For the time being, as we are at the beginning of the program, we will proceed to the second break point by clicking on the cont button. Yes, it is the cont button not the run button, as run will restart the program from the beginning.  To enter the value to the scanf statement, you have to click on the dialog window and then enter the data.

  1. Print the values of various variables that you want checked by highlighting the variable and then clicking on the print button, or just executing print <variable_name> in the dialog window, or simply p <variable_name>. In our case, print the values of i, j, and num.

As you see, in the program, we have not initialized the variable j. So, it gets a garbage value resulting in a big number as the factorial value.

Fix this issue by initializing variable j with 1, compile the C program and execute it again.

  1. Keep looping in this cycle until having a program which is free from any semantic errors. This will eventually produce a program that gives the correct answer every time.

In our example, even after performing the fix above, there seems to be some problems in the program, as it still gives a wrong factorial value. So, you need to recompile it again with –g, run xxgdb again, put suitable breakpoins here and there, and start running the program again.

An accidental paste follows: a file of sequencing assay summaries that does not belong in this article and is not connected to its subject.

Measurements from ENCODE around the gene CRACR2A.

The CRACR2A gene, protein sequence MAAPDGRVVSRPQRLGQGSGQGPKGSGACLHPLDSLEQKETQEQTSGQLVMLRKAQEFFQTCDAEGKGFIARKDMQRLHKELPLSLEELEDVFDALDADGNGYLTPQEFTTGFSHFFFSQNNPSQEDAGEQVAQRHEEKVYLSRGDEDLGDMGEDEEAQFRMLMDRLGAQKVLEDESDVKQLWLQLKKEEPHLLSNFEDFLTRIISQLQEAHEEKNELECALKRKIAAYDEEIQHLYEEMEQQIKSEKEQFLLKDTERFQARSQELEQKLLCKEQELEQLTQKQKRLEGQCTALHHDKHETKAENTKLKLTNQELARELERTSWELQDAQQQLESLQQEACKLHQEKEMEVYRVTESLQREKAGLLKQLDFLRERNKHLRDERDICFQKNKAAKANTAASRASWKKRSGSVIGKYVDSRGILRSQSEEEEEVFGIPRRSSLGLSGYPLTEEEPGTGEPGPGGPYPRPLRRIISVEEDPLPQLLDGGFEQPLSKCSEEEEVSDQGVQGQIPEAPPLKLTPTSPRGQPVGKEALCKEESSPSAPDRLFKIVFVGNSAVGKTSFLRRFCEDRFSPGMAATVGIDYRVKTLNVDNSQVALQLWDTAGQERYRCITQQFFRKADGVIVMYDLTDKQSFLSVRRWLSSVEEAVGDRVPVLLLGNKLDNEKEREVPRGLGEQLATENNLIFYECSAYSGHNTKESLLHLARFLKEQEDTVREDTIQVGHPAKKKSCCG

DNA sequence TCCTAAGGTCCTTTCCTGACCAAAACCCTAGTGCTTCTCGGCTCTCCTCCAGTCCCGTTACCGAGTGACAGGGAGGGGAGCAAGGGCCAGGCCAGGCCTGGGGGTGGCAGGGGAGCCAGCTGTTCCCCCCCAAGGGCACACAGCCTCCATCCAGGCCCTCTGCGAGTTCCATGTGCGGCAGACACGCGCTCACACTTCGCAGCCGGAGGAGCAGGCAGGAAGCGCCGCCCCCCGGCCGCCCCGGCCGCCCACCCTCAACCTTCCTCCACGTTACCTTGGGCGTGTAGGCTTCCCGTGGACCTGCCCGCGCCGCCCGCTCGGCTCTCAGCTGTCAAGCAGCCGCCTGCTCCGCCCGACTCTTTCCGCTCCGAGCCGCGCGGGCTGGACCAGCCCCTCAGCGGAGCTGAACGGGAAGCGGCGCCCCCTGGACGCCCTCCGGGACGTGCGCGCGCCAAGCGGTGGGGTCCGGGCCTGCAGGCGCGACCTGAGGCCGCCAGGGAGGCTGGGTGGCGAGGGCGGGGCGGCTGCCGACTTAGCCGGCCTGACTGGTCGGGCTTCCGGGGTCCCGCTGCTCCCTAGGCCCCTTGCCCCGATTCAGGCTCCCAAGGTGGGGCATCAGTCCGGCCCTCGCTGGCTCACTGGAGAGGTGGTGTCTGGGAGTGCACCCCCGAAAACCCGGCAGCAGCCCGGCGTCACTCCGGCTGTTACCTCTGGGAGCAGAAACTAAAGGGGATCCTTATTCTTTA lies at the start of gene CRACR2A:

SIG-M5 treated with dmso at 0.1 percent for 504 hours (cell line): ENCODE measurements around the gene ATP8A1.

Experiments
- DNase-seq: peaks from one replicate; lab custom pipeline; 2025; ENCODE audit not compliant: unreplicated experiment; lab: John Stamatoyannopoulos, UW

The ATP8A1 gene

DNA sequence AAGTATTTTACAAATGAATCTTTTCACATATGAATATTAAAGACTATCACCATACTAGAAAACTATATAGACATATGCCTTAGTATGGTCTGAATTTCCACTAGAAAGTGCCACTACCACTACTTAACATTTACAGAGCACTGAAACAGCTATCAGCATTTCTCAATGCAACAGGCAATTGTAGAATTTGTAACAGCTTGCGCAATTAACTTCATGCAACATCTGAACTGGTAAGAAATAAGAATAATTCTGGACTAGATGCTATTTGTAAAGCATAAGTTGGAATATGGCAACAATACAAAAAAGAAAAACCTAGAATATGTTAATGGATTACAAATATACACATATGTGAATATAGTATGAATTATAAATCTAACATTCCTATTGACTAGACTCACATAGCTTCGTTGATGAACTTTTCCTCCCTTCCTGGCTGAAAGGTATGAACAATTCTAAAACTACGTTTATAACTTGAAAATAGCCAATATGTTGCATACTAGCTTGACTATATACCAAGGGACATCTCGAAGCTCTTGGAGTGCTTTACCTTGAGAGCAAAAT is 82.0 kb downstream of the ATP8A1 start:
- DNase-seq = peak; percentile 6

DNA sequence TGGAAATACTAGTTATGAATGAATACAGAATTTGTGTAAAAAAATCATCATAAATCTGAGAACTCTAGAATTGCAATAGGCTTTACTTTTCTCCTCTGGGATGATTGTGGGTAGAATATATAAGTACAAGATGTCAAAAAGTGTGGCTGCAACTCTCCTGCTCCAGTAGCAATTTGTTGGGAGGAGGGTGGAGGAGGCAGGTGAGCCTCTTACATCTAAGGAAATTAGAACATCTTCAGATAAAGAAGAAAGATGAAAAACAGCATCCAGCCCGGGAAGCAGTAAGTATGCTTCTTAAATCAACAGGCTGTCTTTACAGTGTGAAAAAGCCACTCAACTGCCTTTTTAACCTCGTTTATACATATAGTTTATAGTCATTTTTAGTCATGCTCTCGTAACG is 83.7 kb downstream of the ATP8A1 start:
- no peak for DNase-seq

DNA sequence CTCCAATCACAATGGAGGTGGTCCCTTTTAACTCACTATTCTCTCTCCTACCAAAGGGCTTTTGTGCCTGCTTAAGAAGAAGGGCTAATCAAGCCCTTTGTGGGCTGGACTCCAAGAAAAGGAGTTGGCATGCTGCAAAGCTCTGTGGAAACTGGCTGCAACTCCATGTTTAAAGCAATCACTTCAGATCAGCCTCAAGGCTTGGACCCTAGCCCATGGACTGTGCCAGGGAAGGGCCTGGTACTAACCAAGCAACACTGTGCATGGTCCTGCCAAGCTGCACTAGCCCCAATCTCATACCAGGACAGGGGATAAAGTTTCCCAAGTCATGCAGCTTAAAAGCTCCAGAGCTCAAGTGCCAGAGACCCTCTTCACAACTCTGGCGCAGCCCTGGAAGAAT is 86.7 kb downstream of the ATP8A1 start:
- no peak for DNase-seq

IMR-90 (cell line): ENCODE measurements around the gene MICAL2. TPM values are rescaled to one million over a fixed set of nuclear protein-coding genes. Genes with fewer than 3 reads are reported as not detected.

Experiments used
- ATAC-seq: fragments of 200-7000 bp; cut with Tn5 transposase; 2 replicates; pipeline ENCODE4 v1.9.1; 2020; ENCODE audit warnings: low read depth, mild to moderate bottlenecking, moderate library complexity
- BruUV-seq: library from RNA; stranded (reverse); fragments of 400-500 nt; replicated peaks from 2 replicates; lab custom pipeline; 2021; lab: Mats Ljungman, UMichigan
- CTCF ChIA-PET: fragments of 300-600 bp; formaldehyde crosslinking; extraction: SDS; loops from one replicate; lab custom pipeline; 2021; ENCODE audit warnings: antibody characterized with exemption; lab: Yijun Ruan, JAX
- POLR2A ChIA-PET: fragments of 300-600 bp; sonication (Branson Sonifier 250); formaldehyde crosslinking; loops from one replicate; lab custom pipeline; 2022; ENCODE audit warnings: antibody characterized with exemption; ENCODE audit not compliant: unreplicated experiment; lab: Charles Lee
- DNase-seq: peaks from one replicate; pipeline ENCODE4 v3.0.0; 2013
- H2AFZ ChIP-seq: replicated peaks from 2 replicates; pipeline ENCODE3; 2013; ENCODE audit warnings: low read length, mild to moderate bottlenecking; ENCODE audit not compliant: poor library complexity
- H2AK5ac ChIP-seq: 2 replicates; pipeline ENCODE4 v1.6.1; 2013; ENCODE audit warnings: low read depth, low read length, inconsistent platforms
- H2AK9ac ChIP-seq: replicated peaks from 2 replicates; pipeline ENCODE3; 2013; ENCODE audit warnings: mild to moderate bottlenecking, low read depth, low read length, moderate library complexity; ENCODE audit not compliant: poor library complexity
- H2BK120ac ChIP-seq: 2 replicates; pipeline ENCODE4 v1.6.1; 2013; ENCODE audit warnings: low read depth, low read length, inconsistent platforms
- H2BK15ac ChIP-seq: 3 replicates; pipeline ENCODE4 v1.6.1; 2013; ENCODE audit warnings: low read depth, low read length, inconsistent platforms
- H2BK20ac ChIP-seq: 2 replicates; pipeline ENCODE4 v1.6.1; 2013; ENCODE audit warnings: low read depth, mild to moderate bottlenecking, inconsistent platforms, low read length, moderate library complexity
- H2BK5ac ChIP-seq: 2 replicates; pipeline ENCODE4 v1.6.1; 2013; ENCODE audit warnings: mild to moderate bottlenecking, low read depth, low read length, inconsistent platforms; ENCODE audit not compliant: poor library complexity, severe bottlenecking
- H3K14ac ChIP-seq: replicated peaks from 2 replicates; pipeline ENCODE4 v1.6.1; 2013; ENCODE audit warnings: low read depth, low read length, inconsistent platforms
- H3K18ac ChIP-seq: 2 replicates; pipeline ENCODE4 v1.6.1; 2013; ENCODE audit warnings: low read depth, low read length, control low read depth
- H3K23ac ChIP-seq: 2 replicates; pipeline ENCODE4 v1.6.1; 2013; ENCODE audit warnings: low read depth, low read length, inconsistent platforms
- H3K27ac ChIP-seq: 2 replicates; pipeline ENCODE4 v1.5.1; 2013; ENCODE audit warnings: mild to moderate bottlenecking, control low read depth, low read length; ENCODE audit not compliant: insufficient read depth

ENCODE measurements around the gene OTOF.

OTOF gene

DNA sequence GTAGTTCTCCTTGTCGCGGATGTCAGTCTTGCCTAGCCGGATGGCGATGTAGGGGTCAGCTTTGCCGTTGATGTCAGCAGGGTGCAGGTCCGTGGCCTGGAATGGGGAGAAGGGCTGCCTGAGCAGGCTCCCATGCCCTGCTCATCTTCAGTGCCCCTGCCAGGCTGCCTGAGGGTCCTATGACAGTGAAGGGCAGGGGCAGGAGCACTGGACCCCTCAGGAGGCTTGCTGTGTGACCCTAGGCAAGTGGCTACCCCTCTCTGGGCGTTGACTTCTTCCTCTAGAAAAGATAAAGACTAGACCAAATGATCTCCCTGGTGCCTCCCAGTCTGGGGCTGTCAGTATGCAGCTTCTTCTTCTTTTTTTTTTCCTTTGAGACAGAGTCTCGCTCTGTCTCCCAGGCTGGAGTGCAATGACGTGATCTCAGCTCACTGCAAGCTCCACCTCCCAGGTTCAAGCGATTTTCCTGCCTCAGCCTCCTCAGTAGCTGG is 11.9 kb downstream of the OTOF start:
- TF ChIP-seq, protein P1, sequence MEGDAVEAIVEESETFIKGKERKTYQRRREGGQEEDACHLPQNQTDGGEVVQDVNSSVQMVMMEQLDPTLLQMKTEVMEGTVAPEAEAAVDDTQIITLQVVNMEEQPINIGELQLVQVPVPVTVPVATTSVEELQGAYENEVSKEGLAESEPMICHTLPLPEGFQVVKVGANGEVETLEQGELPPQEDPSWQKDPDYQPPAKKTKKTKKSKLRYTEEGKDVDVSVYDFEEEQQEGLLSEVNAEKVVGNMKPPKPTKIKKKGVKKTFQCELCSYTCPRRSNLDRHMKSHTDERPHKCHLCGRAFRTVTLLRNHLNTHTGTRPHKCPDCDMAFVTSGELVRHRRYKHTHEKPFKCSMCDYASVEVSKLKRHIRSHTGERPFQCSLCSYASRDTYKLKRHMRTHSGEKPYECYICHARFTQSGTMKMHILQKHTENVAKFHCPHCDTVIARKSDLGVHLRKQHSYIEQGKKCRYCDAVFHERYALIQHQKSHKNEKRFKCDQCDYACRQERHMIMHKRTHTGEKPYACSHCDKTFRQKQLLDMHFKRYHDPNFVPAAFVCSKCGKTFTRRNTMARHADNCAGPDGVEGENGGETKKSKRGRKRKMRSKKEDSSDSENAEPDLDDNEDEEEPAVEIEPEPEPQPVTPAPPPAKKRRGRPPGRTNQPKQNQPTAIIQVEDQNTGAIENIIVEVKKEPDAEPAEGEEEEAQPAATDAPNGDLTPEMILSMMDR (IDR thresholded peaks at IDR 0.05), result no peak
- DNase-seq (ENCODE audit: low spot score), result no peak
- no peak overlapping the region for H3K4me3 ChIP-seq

When you stop at a break point, you may choose to do one of the following actions to resume execution:

  • Click on the cont button: debugger will continue executing until the next break point.
  • Click on the next button: debugger will execute the next line as single instruction.
  • Click on the step button: same as next, but does not treats a function as a single instruction, instead goes into the function and executes it line by line.

By continuing or stepping through, you would have found that the issue in the program is because we have not used the <= in the for loop condition checking. So changing < to <= will solve the issue.

During  this        lab          you         should  get          familiar                with       xxgdb     so            that        you         can fluently use         it             from      now        on           whenever            developing          any         C              program              in the         future.                 

Below, you will find a summary of all xxgdb commands and a brief description for each one of them.

Command buttons

Execution Commands

Run Begin program execution.
Cont Continue execution from where it stopped.
Next Execute one source line, without stepping into any function call.
Step Execute one source line, stepping into a function if the source line contains a function call.
Finish Continue execution until the selected procedure returns; the current procedure is used if none is selected.

Breakpoint Commands

Break Stop program execution at the line or in the function selected. To set a breakpoint in the program, place the caret at the start of the source line or on the function name and click the break button
Tbreak Set a breakpoint enabled only for one stop. This is the same as the break button except the breakpoint is automatically disabled the first time it is hit.
Delete Remove the breakpoint on the source line selected or the breakpoint number selected.